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How to avoid getting stuck in an e-mail marketing rut

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Marketers that sent out e-mail on Fridays experienced the highest open rates, according to the 2005 Response Rate study released this week by Indianapolis-based e-mail service provider ExactTarget. Still, Morgan Stewart, the company’s director of strategic services, warns marketers against sticking with a single day for sending out e-mail marketing messages.

“We get into ruts and get comfortable, and let our e-mail programs be run by tactically oriented folks,” he said. “E-mail marketing is still a moving target, something that needs to be looked at and tested consistently.”

Day and time aren’t the only things that can become stale if left alone too long. Here are some of the variables that get marketers into ruts, according to Stewart, along with advice on how you can bust out of them.

--E-mail templates. It makes sense: You spend time, energy and money creating the perfect e-mail marketing template; why would you want to change it? Because change—especially with design—helps keep readers interested, Stewart said. “Think about moving around the locations of different elements in your e-mail,” he said. There are some exceptions: Opt-out information should stay put, as should company contact information.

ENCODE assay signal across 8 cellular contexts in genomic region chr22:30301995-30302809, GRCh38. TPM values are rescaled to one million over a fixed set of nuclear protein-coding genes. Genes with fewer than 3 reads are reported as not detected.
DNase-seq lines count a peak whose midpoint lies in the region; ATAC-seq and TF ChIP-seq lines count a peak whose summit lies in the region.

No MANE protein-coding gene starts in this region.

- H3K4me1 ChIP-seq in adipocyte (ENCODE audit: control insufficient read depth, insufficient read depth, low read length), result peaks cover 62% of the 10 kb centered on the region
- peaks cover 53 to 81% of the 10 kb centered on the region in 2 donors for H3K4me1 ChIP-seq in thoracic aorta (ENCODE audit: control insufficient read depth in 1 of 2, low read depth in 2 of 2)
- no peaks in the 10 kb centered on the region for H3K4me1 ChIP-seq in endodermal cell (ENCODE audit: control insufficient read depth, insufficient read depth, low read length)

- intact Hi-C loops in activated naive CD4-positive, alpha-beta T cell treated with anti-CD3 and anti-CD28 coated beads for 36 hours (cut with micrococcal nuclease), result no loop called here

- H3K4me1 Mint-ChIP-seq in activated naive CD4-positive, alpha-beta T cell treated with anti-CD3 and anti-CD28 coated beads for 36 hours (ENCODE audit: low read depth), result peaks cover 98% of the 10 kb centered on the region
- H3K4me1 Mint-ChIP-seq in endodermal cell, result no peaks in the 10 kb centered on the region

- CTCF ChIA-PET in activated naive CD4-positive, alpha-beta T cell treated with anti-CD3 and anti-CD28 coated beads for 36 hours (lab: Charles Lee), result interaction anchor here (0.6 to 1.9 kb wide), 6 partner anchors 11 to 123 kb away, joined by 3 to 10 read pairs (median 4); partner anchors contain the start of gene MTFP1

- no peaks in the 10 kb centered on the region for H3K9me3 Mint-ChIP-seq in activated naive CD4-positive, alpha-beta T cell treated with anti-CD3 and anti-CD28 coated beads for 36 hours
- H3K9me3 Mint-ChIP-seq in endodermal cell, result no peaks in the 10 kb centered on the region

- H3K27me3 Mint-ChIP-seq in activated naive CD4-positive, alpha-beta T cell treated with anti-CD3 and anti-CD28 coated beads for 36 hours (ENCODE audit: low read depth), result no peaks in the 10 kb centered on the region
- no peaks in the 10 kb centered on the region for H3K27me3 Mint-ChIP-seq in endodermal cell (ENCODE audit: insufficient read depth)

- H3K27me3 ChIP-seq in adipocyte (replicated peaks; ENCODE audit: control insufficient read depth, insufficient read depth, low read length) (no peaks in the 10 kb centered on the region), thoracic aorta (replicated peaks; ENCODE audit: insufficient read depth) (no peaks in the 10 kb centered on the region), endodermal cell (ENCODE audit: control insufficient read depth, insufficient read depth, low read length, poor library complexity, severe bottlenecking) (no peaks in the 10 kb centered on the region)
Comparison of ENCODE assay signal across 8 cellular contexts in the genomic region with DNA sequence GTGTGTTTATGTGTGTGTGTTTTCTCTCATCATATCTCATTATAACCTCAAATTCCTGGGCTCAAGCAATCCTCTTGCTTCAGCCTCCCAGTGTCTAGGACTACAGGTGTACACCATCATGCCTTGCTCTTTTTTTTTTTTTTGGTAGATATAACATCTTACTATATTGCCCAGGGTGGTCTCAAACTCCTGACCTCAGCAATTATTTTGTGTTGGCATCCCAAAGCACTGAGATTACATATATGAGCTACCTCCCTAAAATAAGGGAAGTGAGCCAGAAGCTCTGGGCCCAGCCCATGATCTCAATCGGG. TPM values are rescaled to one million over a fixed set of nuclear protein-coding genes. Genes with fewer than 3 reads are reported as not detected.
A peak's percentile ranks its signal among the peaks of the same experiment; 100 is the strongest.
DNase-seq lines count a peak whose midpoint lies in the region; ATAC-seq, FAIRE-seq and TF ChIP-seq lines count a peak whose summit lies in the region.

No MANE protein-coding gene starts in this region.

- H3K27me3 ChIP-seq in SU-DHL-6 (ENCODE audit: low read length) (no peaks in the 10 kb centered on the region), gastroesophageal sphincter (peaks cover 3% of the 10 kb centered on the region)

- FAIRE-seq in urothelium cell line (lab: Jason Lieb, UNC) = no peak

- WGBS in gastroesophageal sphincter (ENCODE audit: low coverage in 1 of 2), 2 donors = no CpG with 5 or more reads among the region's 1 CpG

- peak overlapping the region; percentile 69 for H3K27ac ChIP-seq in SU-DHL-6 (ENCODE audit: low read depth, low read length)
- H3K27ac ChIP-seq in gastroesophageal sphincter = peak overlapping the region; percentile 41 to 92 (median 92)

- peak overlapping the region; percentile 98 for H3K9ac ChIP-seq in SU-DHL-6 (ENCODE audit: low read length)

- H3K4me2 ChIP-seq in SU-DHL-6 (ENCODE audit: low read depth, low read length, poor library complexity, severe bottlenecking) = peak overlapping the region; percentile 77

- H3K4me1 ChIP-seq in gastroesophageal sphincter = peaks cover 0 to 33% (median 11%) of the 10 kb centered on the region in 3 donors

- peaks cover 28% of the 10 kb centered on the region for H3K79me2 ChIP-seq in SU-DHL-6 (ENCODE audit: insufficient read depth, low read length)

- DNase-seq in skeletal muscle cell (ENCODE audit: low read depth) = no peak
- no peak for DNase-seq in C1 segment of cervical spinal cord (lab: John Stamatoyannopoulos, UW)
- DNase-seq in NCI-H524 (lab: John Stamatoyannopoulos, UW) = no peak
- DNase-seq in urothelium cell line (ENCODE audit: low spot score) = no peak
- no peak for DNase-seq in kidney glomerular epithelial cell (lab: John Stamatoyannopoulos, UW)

--Who’s in charge. Experts suggest creating an e-mail marketing team for consistency, but that doesn’t mean you should keep everything about your program under the same small umbrella. “You do need a fresh set of eyeballs looking at your program at a minimum,” Stewart said. That could mean asking your sales team to go over your special offers or another internal group to give your message a read before it goes out.

--E-mail frequency. You probably have a set schedule for your e-mail newsletter, whether it’s weekly, monthly or quarterly. But it’s worth using your analytic programs to ferret out how often people are opening your message. Send infrequent but loyal readers messages when they want them—perhaps once a month instead of weekly. Also, as long as you have opt-in permission, shake things up occasionally with a one-off message or offer.

--Analytics. People tend to get into a dashboard mentality: They only look at statistics they’ve used before and don’t think about expanding their view of their data, Stewart said. “You should be trying new things all the time, and letting the data tell you what’s working and what’s not,” he said. “There’s no reason you shouldn’t be testing everything in an e-mail at some point, and looking at the data that come out of those tests.”

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